CBN Releases Audited Financial Statements, Adopts New Accounting Framework

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Godwin Emefiele
Emefiele

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THE Central Bank of Nigeria (CBN) has formally released its audited financial statements for 2013 and 2014 and has fully adopted the International Financial Reporting Standards (IFRS) for the financial statements. The two financial statements posted on its website www.cbn.gov.ng had been approved by its Board in accordance with the provisions of the CBN Act 2007.

The IFRS, one of the frameworks internationally recognized and accepted, mandates adopters of the framework to prepare consolidated financial statements.

The released financial statements indicate that the net income of the Bank for 2013 amounted to N209.6 billion while that of 2014 was N 35.4 billion out which 80% have since been remitted to the Federal Government of Nigeria in accordance with the Fiscal Responsibility Act. The balance of 20% was also transferred to the Reserves within the Bank.

The IFRS requirement implies that the financial statement of the CBN be consolidated with those of investee entities, namely Nigeria Export-Import Bank, Abuja Securities and Commodities Exchange, Bank of Industry, Bank of Agriculture, Nigeria Interbank Settlement System, National Economic Reconstruction Fund, Financial Markets Dealers Quotation, African Finance Corporation and Agricultural Credit Guarantee Fund.

Thus, the Bank now has full IFRS-compliant financial statements for the years ended 31st December 2013 and 31st December 2014, respectively.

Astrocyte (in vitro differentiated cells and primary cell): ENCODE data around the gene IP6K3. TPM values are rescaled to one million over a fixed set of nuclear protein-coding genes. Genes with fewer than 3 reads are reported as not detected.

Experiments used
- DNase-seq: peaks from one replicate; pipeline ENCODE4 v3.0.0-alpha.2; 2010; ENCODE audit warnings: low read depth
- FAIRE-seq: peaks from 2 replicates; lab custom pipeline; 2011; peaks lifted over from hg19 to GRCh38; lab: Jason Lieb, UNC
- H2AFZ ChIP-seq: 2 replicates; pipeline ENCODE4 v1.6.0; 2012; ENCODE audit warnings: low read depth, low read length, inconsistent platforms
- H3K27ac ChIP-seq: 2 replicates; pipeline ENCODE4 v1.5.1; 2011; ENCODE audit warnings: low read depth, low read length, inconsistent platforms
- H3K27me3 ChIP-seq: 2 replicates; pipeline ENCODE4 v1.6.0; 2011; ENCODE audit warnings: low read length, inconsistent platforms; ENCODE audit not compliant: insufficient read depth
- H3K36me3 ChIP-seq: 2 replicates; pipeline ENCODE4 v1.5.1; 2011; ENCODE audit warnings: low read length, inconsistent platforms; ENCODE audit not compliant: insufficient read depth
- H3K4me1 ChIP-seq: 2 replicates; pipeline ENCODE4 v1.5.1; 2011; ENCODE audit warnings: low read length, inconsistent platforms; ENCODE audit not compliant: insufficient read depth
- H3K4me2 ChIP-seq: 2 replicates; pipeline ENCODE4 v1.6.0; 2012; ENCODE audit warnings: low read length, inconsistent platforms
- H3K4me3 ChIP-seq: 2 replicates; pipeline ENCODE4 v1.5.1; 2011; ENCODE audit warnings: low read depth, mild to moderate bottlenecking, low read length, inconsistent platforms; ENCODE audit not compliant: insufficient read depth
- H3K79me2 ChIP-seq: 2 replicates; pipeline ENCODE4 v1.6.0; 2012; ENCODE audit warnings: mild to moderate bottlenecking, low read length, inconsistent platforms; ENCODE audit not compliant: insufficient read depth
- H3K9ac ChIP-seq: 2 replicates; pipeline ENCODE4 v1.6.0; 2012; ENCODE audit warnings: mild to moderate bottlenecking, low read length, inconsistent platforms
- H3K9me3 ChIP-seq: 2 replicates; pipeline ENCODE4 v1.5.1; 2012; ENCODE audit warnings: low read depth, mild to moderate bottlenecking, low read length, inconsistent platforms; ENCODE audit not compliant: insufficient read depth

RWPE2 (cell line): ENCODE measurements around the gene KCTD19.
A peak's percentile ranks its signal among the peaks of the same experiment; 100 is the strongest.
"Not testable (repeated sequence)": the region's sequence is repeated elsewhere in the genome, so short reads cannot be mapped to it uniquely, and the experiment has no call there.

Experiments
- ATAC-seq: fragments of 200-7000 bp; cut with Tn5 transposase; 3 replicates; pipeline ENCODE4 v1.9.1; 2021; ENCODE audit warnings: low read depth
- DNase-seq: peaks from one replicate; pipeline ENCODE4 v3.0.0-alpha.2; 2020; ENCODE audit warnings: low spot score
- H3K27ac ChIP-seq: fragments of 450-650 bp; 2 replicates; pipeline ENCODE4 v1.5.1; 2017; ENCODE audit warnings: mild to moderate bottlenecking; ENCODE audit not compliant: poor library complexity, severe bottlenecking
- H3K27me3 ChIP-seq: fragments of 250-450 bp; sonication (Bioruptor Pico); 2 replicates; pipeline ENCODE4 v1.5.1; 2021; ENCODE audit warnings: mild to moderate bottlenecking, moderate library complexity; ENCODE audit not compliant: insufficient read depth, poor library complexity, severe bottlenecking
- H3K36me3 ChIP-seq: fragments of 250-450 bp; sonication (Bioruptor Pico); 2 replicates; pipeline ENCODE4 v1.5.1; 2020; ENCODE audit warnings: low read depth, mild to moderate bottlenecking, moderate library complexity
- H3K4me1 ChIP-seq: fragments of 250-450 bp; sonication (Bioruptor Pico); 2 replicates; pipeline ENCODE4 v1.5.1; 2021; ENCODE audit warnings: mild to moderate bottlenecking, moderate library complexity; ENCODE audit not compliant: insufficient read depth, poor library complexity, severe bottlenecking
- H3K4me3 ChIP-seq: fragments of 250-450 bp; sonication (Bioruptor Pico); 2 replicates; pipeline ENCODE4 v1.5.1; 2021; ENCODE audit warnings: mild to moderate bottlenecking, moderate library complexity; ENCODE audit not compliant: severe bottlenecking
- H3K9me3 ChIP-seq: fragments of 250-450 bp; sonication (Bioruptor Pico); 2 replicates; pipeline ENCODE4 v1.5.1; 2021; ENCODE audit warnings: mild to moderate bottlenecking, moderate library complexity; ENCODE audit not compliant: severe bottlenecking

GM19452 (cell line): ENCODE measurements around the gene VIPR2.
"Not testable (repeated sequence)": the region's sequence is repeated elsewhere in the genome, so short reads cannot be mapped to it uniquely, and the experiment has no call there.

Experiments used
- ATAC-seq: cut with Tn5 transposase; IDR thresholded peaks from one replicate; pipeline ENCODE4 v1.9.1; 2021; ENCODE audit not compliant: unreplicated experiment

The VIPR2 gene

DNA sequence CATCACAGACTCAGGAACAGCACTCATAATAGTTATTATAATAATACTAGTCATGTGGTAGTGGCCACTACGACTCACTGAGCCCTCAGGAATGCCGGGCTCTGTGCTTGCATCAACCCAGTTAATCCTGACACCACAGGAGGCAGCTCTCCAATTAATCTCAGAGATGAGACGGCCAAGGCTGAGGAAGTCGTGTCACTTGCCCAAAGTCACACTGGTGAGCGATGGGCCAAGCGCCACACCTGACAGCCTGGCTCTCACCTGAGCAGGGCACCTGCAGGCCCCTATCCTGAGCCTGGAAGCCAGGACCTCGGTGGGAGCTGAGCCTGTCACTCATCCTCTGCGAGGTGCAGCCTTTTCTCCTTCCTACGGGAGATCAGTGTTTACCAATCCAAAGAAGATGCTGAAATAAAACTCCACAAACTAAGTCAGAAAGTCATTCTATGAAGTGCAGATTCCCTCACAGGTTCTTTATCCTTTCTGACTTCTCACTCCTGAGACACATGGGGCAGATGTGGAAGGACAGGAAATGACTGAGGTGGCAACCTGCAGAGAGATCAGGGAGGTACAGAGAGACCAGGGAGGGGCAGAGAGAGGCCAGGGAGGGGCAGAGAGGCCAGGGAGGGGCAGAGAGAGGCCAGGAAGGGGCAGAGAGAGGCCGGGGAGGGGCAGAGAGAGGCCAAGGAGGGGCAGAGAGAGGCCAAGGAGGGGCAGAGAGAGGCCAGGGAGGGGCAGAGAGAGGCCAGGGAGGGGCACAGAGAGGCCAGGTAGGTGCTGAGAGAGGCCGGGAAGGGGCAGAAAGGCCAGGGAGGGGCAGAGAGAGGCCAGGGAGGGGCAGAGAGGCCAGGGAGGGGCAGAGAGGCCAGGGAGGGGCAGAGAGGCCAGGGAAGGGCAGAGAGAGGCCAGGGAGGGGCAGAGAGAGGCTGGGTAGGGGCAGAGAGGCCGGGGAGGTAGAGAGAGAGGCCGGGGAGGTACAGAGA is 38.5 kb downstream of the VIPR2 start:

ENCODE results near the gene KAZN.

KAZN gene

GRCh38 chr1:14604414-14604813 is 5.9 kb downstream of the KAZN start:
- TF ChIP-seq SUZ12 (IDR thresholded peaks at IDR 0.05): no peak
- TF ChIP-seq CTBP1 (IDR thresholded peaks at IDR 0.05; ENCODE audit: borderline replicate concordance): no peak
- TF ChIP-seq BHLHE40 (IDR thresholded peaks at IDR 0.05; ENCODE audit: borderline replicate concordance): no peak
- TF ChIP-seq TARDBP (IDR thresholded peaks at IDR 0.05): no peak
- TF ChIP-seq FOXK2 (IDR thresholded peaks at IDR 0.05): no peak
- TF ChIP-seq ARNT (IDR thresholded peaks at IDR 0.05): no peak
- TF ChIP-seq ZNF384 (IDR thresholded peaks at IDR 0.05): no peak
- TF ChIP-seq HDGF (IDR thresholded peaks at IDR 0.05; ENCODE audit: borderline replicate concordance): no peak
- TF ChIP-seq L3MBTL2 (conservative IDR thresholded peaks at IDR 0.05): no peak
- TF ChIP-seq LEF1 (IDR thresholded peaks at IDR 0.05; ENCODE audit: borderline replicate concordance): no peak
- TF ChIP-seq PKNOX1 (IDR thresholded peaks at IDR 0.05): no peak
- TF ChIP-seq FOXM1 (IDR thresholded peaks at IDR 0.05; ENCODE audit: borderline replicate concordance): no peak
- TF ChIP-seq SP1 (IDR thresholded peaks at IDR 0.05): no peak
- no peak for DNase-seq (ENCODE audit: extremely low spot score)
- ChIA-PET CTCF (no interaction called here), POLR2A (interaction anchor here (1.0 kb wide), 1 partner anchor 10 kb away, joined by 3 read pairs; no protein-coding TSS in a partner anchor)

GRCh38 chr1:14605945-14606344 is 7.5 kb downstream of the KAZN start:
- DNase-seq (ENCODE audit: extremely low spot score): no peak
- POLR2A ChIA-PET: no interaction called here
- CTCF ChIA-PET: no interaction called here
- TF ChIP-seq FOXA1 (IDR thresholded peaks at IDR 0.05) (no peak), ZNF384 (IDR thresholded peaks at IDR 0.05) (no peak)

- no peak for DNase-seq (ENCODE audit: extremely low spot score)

Hitherto, the Bank’s financial statements had been prepared under the Central Bank of Nigeria (CBN) framework.

Meanwhile, the adoption of IFRS by the CBN or any central Bank the world over is not without difficulties in view of a number of challenges that include the non-profit-oriented mandates of central banks in their roles of price and financial system stability and economic growth that could be contradicted by the application of some of these IFRS standards, which are for direct profit-motivated commercial entities. Another challenge is the statutory constraints on the central banks. This explains why very few central banks have adopted the IFRS. Many of the central banks which claim IFRS adoption did so partially within statutory constraints.

The CBN was however able to work around these challenges to conclude a successful adoption of the IFRS.

It is worthy of note that the CBN has been able to conclude IFRS adoption within a period of two years as global experience indicated that many of the IFRS adopting central or reserve banks took longer periods of time to conclude IFRS adoption.

— Jun 15, 2015 @ 01:00 GMT

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